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A Study of Happiness

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Portraits courtesy of Selena Davant (pictured center, photo by @ColorfulKierra). You can view more portraits at @smileaday on Instagram.

Anyone that has survived a bad breakup before knows that when you feel like you hit rock bottom, the only direction to go is up. For Selena Davant, a freelance creative and an Academy of Art University M.F.A. advertising alumna, her heartache gave birth to “Smile A Day,” an Instagram project where she photographs individuals and asks them what makes them happy. 

“My friends and family kept telling me to turn the breakup into a positive one,” she explained. “I wasn’t sure how to at first, so I started doing the little things: Listening to more positive music and being more present in the moment.” 

To date, Davant has snapped almost 500 smiles since the project’s start in 2015. She has photographed people of all colors, creeds, occupations and passions, and no two smiles are the same. When it comes to what makes her subjects happy, many responses relate to appreciating the small joys in life, discovering their passions or being around their loved ones. 

Within its short lifespan, the “Smile A Day” Instagram profile gained over 5,000 followers. This past February, Davant teamed up with HellaJawns, an Oakland DJ duo (Afrodjiak and DJ Red Corvette) experienced in producing and promoting parties. The collaborative event, “Pastries and Portraits,” gave “Smile A Day” supporters the opportunity to see Davant’s project in the physical, with some fans coming from as far as San Jose and Napa. The event was received so well that the two companies were able to host additional events, including one coming up in August.

“I came up with the idea of mixing my passion for portraitures and dancing into one simple experience,” she said. “The event created a new kind of entertaining experience that celebrates beautiful, local people and supports local artists and brands.” 

Davant attributes part of her creative instincts to her advertising instructors at the Academy, including Roland Young, Lance Anderson, Jim Wojtowicz, Laurel Stark, Vince Engel and Mark Edwards. Davant said all of her instructors challenged her constantly and were extremely blunt in their critiques; effective tactics that forced Davant to elevate her ideas and concepts.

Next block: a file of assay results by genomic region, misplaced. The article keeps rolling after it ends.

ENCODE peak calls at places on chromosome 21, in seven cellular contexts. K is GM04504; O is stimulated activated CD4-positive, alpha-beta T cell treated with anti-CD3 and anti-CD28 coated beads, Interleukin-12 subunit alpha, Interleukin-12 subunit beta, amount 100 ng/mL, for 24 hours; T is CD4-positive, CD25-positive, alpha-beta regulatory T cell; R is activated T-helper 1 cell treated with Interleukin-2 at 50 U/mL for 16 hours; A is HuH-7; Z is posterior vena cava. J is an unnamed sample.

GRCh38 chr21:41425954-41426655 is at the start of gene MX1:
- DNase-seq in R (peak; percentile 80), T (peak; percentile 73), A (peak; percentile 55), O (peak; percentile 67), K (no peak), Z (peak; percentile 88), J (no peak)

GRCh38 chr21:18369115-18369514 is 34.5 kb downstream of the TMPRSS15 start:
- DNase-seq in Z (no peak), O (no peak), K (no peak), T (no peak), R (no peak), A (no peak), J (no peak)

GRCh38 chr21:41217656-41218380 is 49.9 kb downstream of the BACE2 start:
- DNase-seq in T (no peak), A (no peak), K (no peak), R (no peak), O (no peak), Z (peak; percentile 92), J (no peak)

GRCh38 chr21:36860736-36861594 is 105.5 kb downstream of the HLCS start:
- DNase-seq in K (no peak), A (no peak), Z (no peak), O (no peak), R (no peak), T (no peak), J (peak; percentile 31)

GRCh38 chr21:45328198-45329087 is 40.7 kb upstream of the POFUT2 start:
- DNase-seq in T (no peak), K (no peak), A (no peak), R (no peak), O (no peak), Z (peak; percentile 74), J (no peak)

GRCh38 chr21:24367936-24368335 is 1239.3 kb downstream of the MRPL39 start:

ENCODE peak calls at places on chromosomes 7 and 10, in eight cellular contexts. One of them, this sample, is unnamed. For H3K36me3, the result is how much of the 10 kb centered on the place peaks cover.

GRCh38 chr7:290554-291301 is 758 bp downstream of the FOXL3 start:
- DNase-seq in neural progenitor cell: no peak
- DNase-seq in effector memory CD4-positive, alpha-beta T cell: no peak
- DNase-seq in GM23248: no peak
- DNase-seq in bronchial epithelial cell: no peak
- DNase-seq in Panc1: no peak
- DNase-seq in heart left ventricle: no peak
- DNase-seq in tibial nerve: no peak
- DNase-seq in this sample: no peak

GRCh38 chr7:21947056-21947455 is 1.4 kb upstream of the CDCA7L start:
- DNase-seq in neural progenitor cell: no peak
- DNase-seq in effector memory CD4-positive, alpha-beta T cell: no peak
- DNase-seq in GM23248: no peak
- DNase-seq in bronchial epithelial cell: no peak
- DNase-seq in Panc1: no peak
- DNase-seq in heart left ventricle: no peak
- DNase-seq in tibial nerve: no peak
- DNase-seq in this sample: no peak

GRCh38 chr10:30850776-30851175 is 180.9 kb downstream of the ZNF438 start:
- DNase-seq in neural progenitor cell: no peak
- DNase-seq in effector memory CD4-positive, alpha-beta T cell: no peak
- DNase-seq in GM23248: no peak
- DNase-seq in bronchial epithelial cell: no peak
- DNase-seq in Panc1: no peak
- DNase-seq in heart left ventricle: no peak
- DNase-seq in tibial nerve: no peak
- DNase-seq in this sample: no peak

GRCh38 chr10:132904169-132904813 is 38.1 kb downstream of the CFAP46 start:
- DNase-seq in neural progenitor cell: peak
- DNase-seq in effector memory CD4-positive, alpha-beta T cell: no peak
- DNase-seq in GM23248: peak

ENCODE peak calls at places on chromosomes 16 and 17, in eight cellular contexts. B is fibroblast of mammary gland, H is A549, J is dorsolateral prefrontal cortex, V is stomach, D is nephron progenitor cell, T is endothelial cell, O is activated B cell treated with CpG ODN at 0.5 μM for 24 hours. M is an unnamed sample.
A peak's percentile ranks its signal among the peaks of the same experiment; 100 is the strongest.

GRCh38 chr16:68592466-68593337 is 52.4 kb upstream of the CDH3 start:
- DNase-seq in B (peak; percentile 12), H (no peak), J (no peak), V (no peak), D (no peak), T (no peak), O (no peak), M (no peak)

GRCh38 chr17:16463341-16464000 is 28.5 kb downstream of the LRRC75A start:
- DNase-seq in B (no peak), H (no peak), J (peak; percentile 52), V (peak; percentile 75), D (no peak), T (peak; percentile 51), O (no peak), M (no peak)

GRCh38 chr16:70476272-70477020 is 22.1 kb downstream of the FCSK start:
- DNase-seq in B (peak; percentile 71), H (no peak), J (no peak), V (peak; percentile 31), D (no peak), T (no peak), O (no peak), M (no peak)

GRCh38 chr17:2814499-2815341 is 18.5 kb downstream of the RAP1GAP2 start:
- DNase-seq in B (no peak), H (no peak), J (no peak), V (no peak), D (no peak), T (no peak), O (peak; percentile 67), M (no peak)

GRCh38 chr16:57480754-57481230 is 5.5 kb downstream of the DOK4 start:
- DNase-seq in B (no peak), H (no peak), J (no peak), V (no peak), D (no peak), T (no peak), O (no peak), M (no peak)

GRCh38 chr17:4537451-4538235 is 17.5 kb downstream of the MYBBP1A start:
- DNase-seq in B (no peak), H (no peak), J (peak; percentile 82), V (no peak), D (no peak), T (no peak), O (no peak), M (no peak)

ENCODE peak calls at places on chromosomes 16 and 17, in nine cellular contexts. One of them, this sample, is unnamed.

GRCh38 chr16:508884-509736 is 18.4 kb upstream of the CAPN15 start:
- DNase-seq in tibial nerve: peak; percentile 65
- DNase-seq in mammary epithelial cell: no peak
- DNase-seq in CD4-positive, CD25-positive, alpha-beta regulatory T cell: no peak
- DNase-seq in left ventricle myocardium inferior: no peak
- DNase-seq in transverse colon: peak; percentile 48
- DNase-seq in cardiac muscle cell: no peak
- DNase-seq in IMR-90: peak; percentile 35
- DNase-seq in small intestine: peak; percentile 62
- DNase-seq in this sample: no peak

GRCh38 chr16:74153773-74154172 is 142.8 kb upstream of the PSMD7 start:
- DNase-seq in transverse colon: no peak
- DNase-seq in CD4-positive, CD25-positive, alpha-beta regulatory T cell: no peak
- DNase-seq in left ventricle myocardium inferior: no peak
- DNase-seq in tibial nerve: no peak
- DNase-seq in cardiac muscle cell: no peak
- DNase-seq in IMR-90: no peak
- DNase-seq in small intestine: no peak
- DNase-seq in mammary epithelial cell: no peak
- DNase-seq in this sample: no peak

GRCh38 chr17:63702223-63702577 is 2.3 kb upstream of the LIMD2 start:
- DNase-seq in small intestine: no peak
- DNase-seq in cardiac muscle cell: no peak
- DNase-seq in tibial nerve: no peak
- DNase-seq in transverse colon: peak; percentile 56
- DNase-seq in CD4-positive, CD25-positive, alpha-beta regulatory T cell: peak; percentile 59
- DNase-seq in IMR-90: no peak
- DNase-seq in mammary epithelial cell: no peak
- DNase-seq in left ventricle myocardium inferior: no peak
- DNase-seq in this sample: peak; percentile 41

“I think that’s what you need, especially in the master’s program,” she explained. “You need someone that won’t bull---- you and will challenge you even when you think you’re already really good. [They] would always break you, but that also made you better.” 

While Davant thrived under the tough love approach, she said her instructors provided an equally uplifting support system, especially through the Young & Hungry creative agency. Ad students are often taught to work with brands they are unfamiliar with so that they become accustomed to the process of “honing a brand’s essence into its visuals.” She explained that even though advertising is primarily associated with selling products, she prefers to see the medium as a storytelling platform. 

“It is about getting into what the core of the company is,” she said. “What are they trying to tell people? I think because of how the creative brain is set up, we can get a feel for how we want to bring out the brand’s essences or feelings they want to showcase. You’re trying to figure out what they’re saying to you and then you reinterpret it into a visual.” 

Along with running “Smile A Day,” Davant primarily freelances as a content creator and social media manager for companies such as The Third Space Media and The 3% Conference in San Francisco. She bridges her passion for storytelling and art into a form of advertising that promotes positivity among communities of color, especially for women.  

In pursuit of her own happiness, Davant discovered how social media can empower a new type of storytelling, one that can foster and spark conversations that might not occur in a traditional setting. By learning about what makes each other happy, perhaps coming out of sadness may be made easier. 

“After a year of capturing portraits I started to think about ‘what is the hidden meaning of sad?’” she said. “I started to see it as its acronym—S.A.D.—and how it connected with my situation and discovered it to mean ‘Sustain, Arise, Dominant.’ I want ‘Smile A Day’ to be something bigger and figure out a way to let people experience ‘Smile A Day’ offline, but I also want it to be a readily available platform for other people to tell their stories.” 

Editor's Note: A previous version of this article mentioned the "late Roland Young." Mr. Young is alive and well, Academy Art U News apologizes to Mr. Young and readers for the error.